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Re-guilding Of Bellows Leather


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I don't know how I put this in 'history', but I'm reposting it in the correct place now -

 

I'm about to embark on a task that I haven't tried before - regilding bellows on a nice 30B Jones where there is wear in areas of the (still sound) bellows. Can anybody suggest a good guidance on doing this work? Gold pens from Tandy has been suggested.

Edited by Paul Read
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Hi Paul

My understanding is that regilding can be a pretty thankless task. This is apparently due to all of the residues which collect on and become ingrained in the leather during use including sweat, grease, nicotine, probably beer etc. Unless the leather is thoroughly cleaned, which I expect would not be an easy job in-situ, any new gilding applied will struggle to get an adequate key. I believe that gold-leaf is the traditional material used and is applied with some sort of blocking tool (Geoff Crabb or Bob Tedrow would tell you better). Don't know anything about gold pens from Tandy.

 

Pete

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Hi Paul

My understanding is that regilding can be a pretty thankless task. This is apparently due to all of the residues which collect on and become ingrained in the leather during use including sweat, grease, nicotine, probably beer etc. Unless the leather is thoroughly cleaned, which I expect would not be an easy job in-situ, any new gilding applied will struggle to get an adequate key. I believe that gold-leaf is the traditional material used and is applied with some sort of blocking tool (Geoff Crabb or Bob Tedrow would tell you better). Don't know anything about gold pens from Tandy.

 

Pete

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Hi Paul

My understanding is that regilding can be a pretty thankless task. This is apparently due to all of the residues which collect on and become ingrained in the leather during use including sweat, grease, nicotine, probably beer etc. Unless the leather is thoroughly cleaned, which I expect would not be an easy job in-situ, any new gilding applied will struggle to get an adequate key. I believe that gold-leaf is the traditional material used and is applied with some sort of blocking tool (Geoff Crabb or Bob Tedrow would tell you better). Don't know anything about gold pens from Tandy.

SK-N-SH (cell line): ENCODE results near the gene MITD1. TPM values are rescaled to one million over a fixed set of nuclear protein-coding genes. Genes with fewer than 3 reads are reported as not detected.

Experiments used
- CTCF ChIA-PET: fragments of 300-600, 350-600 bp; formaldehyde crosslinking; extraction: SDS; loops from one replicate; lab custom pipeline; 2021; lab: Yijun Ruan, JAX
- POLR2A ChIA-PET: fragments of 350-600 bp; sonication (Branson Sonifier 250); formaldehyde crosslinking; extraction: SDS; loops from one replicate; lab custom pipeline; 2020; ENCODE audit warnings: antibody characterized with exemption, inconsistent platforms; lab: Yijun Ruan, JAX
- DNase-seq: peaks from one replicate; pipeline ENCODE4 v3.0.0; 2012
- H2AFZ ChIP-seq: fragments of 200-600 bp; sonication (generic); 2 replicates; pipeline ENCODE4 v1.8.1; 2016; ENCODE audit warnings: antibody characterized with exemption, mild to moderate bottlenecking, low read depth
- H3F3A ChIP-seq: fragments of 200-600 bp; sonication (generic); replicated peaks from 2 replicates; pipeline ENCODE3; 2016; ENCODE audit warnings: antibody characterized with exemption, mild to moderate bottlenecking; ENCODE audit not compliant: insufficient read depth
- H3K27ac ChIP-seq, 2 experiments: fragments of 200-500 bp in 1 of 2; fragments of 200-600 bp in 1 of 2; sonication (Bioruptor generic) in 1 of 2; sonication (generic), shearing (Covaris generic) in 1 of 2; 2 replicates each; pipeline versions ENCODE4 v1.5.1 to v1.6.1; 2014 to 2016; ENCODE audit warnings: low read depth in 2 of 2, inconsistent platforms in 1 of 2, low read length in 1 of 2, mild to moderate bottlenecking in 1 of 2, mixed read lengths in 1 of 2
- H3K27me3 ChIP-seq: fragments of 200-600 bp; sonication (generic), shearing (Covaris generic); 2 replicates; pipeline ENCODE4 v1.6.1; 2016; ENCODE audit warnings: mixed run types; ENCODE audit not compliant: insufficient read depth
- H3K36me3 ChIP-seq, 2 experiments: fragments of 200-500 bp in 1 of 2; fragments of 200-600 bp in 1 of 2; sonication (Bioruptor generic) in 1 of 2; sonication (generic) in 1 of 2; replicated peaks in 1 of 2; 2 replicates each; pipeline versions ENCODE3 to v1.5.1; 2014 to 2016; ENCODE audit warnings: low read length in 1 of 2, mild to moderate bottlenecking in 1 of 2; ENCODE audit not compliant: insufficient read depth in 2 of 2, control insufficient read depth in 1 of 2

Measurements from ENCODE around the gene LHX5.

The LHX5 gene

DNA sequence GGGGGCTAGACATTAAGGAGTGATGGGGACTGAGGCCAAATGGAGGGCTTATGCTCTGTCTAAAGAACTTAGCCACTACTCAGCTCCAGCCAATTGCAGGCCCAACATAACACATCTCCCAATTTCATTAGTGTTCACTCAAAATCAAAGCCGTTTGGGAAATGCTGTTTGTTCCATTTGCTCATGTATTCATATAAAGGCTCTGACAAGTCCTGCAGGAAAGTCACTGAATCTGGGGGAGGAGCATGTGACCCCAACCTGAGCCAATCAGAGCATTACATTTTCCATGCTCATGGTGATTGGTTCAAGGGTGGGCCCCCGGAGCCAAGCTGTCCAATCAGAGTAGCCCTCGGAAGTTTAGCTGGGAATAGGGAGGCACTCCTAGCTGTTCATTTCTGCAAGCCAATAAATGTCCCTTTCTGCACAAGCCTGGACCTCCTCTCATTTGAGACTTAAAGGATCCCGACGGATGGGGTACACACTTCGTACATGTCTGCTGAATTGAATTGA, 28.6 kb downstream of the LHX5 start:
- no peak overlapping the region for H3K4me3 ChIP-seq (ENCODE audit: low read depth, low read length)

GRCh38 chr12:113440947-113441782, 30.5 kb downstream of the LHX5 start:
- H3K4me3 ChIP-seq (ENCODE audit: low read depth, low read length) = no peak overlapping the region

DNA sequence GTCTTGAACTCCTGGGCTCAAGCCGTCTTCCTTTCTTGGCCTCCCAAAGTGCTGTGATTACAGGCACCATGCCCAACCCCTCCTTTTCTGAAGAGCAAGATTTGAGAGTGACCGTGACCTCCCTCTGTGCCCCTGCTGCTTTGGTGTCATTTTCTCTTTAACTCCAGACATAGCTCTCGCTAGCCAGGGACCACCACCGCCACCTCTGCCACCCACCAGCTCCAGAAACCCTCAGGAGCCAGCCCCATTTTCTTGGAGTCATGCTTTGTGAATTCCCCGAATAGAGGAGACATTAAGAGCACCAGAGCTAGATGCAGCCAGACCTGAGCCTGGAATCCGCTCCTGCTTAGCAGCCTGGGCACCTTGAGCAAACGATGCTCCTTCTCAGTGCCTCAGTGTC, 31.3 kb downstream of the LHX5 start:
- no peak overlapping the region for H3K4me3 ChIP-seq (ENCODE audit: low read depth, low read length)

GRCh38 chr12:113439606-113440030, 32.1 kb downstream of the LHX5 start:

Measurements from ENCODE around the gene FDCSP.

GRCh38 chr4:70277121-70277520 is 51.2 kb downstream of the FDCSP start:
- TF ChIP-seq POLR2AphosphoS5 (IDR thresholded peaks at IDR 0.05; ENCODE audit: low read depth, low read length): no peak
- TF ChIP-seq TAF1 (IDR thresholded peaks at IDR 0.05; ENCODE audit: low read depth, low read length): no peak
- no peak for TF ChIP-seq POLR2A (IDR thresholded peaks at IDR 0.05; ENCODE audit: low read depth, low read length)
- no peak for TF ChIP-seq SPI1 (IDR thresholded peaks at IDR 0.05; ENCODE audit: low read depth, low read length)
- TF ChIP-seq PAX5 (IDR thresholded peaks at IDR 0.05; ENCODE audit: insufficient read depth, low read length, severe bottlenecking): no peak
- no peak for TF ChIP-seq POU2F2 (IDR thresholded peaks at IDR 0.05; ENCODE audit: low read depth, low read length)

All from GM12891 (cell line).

Pete

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Hi Paul

My understanding is that regilding can be a pretty thankless task. This is apparently due to all of the residues which collect on and become ingrained in the leather during use including sweat, grease, nicotine, probably beer etc. Unless the leather is thoroughly cleaned, which I expect would not be an easy job in-situ, any new gilding applied will struggle to get an adequate key. I believe that gold-leaf is the traditional material used and is applied with some sort of blocking tool (Geoff Crabb or Bob Tedrow would tell you better). Don't know anything about gold pens from Tandy.

 

Pete

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Hi Paul

My understanding is that regilding can be a pretty thankless task. This is apparently due to all of the residues which collect on and become ingrained in the leather during use including sweat, grease, nicotine, probably beer etc. Unless the leather is thoroughly cleaned, which I expect would not be an easy job in-situ, any new gilding applied will struggle to get an adequate key. I believe that gold-leaf is the traditional material used and is applied with some sort of blocking tool (Geoff Crabb or Bob Tedrow would tell you better). Don't know anything about gold pens from Tandy.

 

Pete

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Hi Paul

My understanding is that regilding can be a pretty thankless task. This is apparently due to all of the residues which collect on and become ingrained in the leather during use including sweat, grease, nicotine, probably beer etc. Unless the leather is thoroughly cleaned, which I expect would not be an easy job in-situ, any new gilding applied will struggle to get an adequate key. I believe that gold-leaf is the traditional material used and is applied with some sort of blocking tool (Geoff Crabb or Bob Tedrow would tell you better). Don't know anything about gold pens from Tandy.

 

Pete

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